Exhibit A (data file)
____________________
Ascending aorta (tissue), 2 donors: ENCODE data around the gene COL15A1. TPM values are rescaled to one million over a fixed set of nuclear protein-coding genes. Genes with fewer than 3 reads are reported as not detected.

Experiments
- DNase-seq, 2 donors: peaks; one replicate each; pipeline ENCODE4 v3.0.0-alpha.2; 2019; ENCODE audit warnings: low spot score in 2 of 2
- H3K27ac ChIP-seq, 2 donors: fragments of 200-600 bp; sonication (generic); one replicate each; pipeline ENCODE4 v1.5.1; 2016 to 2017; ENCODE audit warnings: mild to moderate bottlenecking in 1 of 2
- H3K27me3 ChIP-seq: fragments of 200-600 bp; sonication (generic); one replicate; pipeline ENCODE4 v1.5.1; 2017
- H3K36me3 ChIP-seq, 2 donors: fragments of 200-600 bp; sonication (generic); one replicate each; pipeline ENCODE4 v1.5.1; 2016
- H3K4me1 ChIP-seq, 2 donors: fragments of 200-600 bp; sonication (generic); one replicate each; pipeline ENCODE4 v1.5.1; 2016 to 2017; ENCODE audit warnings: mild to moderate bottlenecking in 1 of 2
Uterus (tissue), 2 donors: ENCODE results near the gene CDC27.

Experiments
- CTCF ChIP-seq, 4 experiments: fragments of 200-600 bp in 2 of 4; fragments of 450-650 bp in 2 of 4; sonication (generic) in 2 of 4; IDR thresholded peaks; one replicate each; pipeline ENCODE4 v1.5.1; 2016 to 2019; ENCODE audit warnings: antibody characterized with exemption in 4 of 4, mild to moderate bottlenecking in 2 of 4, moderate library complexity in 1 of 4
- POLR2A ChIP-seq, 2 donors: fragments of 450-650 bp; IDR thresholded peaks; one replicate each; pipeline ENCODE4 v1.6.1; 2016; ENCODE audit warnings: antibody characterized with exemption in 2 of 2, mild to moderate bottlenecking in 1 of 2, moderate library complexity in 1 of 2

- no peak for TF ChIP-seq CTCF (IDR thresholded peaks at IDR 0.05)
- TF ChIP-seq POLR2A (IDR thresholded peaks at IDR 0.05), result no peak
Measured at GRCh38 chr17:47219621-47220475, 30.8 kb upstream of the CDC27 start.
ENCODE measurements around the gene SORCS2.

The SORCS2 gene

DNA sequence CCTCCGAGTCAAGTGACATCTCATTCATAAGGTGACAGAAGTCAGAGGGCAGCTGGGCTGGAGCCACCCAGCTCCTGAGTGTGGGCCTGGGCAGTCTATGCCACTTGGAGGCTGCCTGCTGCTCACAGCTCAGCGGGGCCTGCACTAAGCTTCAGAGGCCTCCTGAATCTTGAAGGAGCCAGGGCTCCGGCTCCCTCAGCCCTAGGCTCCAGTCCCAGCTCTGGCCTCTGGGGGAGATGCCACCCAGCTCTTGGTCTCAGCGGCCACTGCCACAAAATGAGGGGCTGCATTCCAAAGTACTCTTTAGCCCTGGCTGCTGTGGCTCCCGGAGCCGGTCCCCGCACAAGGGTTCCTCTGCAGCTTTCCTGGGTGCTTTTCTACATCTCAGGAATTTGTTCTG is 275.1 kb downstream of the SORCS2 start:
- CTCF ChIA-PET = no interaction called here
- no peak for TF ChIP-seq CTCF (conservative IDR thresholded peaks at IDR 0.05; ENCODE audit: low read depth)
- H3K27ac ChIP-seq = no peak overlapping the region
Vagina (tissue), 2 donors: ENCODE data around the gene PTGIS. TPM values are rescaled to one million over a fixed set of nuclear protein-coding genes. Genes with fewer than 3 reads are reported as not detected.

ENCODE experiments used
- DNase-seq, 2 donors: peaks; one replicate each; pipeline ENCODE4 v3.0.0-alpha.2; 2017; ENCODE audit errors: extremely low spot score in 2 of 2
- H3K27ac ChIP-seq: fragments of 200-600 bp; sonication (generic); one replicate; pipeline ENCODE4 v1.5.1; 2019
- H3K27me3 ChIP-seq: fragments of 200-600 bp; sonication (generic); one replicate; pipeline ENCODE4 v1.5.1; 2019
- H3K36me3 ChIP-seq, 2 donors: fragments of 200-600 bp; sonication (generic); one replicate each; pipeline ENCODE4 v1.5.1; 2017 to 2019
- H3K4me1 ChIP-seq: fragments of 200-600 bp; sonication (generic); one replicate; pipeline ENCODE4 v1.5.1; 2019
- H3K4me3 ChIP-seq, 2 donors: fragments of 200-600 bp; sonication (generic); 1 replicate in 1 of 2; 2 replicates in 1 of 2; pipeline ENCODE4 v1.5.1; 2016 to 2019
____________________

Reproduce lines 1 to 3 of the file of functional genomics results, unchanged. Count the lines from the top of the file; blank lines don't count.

Ascending aorta (tissue), 2 donors: ENCODE data around the gene COL15A1. TPM values are rescaled to one million over a fixed set of nuclear protein-coding genes. Genes with fewer than 3 reads are reported as not detected.

Experiments
- DNase-seq, 2 donors: peaks; one replicate each; pipeline ENCODE4 v3.0.0-alpha.2; 2019; ENCODE audit warnings: low spot score in 2 of 2